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[kuh-dav-er] /kəˈdæv ər/
a dead body, especially a human body to be dissected; corpse.
Origin of cadaver
1350-1400; Middle English < Latin cadāver dead body, corpse; akin to cadere to fall, perish (see decay, chance)
Related forms
cadaveric, adjective
See body. Unabridged
Based on the Random House Dictionary, © Random House, Inc. 2015.
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Examples from the web for cadaver
  • Split down the middle, a skinless human cadaver offers an eye on the body's inner workings.
  • One company that handles cadaver tissue admitted that human error could have introduced bacteria.
  • The candidate should also be able to supervise a gross-anatomy cadaver lab.
  • It proved to be the latter, and is now a cadaver worthy of extensive autopsy, to be learned from.
  • Yet even at the time, there were whispers that the cadaver brought home in glory might be the wrong one.
  • Some even took time to reflect and thank the individual and their family for making the cadaver available.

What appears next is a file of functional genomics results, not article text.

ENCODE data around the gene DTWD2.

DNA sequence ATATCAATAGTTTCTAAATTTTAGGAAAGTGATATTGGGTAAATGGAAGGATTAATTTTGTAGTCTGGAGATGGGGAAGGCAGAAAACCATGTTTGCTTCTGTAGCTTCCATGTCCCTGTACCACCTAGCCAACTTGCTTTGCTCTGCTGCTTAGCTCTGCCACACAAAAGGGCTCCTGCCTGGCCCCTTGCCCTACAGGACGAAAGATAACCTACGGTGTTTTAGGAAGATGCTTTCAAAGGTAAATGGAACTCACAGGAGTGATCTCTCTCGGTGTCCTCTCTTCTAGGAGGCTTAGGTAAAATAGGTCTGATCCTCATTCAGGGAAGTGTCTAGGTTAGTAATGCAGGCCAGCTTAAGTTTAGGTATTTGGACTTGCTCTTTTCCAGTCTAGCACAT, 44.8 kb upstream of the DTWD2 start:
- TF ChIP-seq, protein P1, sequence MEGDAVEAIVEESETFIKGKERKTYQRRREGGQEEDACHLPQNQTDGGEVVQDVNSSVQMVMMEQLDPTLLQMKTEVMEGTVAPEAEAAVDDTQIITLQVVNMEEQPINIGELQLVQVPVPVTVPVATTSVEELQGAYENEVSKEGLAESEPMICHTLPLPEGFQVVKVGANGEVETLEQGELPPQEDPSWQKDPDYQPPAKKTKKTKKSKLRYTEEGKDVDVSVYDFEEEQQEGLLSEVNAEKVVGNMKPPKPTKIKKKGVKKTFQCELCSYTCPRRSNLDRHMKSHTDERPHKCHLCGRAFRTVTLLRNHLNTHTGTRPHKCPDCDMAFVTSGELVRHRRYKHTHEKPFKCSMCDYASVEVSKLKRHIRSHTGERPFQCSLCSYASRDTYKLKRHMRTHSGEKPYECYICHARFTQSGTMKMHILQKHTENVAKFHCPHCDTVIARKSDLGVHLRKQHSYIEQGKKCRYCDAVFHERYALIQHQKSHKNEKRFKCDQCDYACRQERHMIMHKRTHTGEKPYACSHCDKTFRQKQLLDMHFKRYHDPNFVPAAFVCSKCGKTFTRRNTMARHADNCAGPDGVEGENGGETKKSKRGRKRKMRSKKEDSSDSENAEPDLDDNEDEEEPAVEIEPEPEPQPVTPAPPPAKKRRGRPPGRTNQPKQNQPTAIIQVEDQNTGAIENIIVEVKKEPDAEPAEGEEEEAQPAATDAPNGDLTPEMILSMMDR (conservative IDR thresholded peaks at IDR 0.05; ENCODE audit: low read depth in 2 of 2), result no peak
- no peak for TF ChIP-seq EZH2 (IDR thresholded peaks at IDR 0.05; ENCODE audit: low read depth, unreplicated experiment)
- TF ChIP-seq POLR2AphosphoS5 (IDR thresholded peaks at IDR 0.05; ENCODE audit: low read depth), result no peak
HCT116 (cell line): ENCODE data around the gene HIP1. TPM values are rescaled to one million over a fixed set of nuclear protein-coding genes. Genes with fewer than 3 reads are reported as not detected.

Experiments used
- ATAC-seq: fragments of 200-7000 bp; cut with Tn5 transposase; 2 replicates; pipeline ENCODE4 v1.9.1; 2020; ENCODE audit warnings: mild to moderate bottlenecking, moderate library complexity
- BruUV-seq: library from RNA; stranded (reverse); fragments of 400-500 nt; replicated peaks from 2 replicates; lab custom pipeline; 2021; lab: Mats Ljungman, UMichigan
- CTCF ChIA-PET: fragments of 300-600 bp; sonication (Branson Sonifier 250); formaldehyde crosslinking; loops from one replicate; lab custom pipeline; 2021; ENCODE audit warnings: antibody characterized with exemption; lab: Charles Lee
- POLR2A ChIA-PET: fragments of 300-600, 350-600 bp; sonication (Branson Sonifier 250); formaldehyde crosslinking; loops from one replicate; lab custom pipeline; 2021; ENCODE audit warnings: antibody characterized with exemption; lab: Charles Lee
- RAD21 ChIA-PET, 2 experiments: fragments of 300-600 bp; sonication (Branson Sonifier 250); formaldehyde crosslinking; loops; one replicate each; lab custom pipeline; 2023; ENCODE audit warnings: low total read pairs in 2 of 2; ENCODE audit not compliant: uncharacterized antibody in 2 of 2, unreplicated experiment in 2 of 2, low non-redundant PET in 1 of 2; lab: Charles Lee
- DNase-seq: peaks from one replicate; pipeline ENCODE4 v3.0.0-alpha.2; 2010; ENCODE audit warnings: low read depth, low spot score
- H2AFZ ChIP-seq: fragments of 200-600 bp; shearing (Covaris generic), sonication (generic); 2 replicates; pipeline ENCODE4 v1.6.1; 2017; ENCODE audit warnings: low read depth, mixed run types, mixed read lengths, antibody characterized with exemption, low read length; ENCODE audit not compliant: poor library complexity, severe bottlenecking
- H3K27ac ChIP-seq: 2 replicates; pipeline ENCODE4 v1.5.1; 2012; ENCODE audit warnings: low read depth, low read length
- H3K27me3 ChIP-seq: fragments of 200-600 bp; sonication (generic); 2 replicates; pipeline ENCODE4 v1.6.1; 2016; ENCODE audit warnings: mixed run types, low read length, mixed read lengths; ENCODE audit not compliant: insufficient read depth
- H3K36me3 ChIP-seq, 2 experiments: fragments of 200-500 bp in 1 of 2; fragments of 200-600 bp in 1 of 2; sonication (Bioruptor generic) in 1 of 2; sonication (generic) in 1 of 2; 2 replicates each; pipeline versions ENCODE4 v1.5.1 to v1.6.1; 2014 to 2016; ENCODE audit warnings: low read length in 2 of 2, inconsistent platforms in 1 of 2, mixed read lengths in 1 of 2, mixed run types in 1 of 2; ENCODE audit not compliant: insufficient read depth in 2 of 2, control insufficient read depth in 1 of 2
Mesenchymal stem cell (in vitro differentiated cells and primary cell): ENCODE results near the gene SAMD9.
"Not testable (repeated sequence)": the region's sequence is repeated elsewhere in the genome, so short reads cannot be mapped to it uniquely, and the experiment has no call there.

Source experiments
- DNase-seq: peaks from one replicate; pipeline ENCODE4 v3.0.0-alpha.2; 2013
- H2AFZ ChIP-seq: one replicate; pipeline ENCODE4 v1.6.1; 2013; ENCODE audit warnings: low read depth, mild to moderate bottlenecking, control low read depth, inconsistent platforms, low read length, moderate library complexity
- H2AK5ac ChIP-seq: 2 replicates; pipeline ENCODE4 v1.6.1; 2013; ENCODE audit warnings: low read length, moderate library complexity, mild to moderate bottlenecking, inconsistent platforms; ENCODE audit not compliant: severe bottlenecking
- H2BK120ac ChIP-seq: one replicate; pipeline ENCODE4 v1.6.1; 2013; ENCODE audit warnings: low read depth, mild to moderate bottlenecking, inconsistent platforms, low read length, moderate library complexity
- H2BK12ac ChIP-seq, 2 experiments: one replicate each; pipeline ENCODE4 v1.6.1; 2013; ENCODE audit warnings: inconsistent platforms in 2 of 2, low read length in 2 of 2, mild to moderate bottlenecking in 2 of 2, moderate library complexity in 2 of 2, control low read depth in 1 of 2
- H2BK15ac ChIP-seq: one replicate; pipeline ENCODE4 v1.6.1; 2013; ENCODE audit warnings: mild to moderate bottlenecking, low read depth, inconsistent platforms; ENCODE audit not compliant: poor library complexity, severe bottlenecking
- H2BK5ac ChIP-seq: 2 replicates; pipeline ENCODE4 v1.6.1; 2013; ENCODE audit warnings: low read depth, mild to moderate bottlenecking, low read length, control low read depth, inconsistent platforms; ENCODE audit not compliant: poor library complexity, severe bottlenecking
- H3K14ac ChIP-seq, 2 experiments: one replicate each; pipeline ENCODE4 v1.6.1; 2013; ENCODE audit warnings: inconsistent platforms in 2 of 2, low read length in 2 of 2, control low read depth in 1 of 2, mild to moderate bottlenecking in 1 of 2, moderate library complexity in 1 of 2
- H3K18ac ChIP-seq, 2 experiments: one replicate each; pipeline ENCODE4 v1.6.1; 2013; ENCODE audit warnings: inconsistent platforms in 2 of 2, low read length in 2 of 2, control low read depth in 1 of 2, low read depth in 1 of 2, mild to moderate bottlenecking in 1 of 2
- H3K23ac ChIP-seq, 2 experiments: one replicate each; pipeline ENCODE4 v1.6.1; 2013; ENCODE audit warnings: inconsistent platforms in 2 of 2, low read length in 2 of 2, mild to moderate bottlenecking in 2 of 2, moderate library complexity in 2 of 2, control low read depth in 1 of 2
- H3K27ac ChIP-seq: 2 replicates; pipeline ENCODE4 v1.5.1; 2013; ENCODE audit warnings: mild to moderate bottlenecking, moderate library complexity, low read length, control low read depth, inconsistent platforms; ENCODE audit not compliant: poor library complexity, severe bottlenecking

• In any event, we'll no longer need to wonder how much more cadaverous a cadaver can look.
  • Seeking to use synthetic instead of cadaver grafts, he went to a department store to buy some nylon.
  • In the rendition opposite, the cadaver gestures, inviting us to look into her open abdominal cavity.
  • Under many a desk, there would be a cadaver crammed into the arch meant for knees.
British Dictionary definitions for cadaver


/kəˈdeɪvə; -ˈdɑːv-/
(med) a corpse
Derived Forms
cadaveric, adjective
Word Origin
C16: from Latin, from cadere to fall
Collins English Dictionary - Complete & Unabridged 2012 Digital Edition
© William Collins Sons & Co. Ltd. 1979, 1986 © HarperCollins
Publishers 1998, 2000, 2003, 2005, 2006, 2007, 2009, 2012
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Word Origin and History for cadaver

c.1500, from Latin cadaver "dead body (of men or animals)," probably from a perfective participle of cadere "to fall, sink, settle down, decline, perish" (see case (n.1)). Cf. Greek ptoma "dead body," literally "a fall" (see ptomaine); poetic English the fallen "those who died in battle."

Online Etymology Dictionary, © 2010 Douglas Harper
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cadaver in Medicine

cadaver ca·dav·er (kə-dāv'ər)
A dead body, especially one intended for dissection.

ca·dav'er·ic (-ər-ĭk) adj.
The American Heritage® Stedman's Medical Dictionary
Copyright © 2002, 2001, 1995 by Houghton Mifflin Company. Published by Houghton Mifflin Company.
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